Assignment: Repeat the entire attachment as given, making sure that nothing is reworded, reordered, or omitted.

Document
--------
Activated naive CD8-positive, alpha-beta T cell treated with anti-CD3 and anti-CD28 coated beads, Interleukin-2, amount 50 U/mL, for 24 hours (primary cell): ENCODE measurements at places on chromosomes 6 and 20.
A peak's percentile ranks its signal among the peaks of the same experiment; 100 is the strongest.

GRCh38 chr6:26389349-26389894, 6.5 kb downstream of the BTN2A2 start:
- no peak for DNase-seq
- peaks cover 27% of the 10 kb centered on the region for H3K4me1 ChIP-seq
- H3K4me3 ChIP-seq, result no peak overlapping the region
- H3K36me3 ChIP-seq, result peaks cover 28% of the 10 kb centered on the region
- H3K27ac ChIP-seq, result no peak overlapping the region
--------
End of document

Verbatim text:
Activated naive CD8-positive, alpha-beta T cell treated with anti-CD3 and anti-CD28 coated beads, Interleukin-2, amount 50 U/mL, for 24 hours (primary cell): ENCODE measurements at places on chromosomes 6 and 20.
A peak's percentile ranks its signal among the peaks of the same experiment; 100 is the strongest.

GRCh38 chr6:26389349-26389894, 6.5 kb downstream of the BTN2A2 start:
- no peak for DNase-seq
- peaks cover 27% of the 10 kb centered on the region for H3K4me1 ChIP-seq
- H3K4me3 ChIP-seq, result no peak overlapping the region
- H3K36me3 ChIP-seq, result peaks cover 28% of the 10 kb centered on the region
- H3K27ac ChIP-seq, result no peak overlapping the region